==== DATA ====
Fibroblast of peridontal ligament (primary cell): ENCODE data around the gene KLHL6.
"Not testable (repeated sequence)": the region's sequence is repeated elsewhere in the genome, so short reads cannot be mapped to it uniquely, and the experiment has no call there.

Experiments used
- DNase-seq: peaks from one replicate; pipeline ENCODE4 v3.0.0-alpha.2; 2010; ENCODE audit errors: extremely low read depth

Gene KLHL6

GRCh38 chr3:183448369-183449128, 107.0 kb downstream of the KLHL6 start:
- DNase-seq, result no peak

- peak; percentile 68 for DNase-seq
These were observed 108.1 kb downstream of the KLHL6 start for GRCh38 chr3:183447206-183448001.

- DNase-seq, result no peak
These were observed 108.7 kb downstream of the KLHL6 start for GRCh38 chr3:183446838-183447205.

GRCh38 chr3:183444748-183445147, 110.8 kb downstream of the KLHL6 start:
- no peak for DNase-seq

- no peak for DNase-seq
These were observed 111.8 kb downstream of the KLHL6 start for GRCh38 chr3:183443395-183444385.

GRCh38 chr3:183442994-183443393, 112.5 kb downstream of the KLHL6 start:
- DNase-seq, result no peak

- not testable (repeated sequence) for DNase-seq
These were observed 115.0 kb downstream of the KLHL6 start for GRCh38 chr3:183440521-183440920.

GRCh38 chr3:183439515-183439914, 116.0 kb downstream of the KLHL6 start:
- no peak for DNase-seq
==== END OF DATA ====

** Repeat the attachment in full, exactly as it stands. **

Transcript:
Fibroblast of peridontal ligament (primary cell): ENCODE data around the gene KLHL6.
"Not testable (repeated sequence)": the region's sequence is repeated elsewhere in the genome, so short reads cannot be mapped to it uniquely, and the experiment has no call there.

Experiments used
- DNase-seq: peaks from one replicate; pipeline ENCODE4 v3.0.0-alpha.2; 2010; ENCODE audit errors: extremely low read depth

Gene KLHL6

GRCh38 chr3:183448369-183449128, 107.0 kb downstream of the KLHL6 start:
- DNase-seq, result no peak

- peak; percentile 68 for DNase-seq
These were observed 108.1 kb downstream of the KLHL6 start for GRCh38 chr3:183447206-183448001.

- DNase-seq, result no peak
These were observed 108.7 kb downstream of the KLHL6 start for GRCh38 chr3:183446838-183447205.

GRCh38 chr3:183444748-183445147, 110.8 kb downstream of the KLHL6 start:
- no peak for DNase-seq

- no peak for DNase-seq
These were observed 111.8 kb downstream of the KLHL6 start for GRCh38 chr3:183443395-183444385.

GRCh38 chr3:183442994-183443393, 112.5 kb downstream of the KLHL6 start:
- DNase-seq, result no peak

- not testable (repeated sequence) for DNase-seq
These were observed 115.0 kb downstream of the KLHL6 start for GRCh38 chr3:183440521-183440920.

GRCh38 chr3:183439515-183439914, 116.0 kb downstream of the KLHL6 start:
- no peak for DNase-seq